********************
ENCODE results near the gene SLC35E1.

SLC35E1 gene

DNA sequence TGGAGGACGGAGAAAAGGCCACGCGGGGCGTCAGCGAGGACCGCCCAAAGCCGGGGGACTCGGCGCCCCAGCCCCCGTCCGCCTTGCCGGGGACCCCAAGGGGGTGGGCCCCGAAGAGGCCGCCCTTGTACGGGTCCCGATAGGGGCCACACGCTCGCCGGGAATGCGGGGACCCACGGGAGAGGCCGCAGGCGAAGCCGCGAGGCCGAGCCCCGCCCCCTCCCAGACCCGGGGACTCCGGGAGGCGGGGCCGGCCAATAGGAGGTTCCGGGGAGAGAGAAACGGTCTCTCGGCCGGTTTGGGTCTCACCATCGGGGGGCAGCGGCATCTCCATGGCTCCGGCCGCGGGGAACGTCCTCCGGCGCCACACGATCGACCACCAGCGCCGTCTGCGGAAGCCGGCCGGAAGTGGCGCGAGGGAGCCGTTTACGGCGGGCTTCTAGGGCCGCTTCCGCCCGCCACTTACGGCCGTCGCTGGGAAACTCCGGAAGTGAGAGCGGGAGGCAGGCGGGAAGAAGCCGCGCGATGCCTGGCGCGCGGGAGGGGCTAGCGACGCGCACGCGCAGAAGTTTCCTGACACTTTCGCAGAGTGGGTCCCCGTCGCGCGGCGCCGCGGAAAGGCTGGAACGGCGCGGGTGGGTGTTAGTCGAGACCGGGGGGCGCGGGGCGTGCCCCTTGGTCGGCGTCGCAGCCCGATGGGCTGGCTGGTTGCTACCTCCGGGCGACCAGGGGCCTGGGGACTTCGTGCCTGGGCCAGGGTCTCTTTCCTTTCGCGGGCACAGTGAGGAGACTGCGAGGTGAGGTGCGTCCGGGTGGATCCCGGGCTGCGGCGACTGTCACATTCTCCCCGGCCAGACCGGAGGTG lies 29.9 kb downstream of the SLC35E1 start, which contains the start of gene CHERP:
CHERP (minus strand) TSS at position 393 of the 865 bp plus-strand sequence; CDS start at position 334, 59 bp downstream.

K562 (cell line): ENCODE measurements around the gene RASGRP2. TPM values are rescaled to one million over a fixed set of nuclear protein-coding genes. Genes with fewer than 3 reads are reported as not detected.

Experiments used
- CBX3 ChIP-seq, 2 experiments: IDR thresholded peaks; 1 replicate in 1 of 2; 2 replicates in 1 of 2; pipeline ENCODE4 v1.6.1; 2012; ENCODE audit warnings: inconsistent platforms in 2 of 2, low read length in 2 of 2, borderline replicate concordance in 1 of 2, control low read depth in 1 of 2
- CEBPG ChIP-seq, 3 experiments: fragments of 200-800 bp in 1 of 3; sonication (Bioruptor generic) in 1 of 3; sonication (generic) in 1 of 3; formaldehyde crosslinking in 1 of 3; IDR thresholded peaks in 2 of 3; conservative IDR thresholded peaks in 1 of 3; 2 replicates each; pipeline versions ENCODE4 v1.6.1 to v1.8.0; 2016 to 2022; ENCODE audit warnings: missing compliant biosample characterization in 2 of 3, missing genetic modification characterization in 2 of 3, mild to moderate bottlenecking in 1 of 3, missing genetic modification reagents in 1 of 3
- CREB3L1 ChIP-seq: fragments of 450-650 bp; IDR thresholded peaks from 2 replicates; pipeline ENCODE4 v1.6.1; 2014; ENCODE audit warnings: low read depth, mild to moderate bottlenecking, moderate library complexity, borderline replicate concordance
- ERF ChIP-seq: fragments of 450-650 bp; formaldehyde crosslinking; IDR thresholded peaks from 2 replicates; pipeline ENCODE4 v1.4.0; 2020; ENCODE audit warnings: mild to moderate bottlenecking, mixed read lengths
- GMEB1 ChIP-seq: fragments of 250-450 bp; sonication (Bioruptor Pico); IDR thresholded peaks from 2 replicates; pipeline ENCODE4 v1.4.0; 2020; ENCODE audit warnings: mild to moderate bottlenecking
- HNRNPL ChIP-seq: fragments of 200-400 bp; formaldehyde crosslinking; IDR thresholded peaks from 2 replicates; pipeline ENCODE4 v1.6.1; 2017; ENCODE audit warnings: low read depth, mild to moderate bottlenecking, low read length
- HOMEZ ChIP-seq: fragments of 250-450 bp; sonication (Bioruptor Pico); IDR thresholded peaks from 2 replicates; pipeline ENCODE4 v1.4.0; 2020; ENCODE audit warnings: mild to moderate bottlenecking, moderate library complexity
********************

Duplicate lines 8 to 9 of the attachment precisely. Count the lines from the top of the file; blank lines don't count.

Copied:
- CEBPG ChIP-seq, 3 experiments: fragments of 200-800 bp in 1 of 3; sonication (Bioruptor generic) in 1 of 3; sonication (generic) in 1 of 3; formaldehyde crosslinking in 1 of 3; IDR thresholded peaks in 2 of 3; conservative IDR thresholded peaks in 1 of 3; 2 replicates each; pipeline versions ENCODE4 v1.6.1 to v1.8.0; 2016 to 2022; ENCODE audit warnings: missing compliant biosample characterization in 2 of 3, missing genetic modification characterization in 2 of 3, mild to moderate bottlenecking in 1 of 3, missing genetic modification reagents in 1 of 3
- CREB3L1 ChIP-seq: fragments of 450-650 bp; IDR thresholded peaks from 2 replicates; pipeline ENCODE4 v1.6.1; 2014; ENCODE audit warnings: low read depth, mild to moderate bottlenecking, moderate library complexity, borderline replicate concordance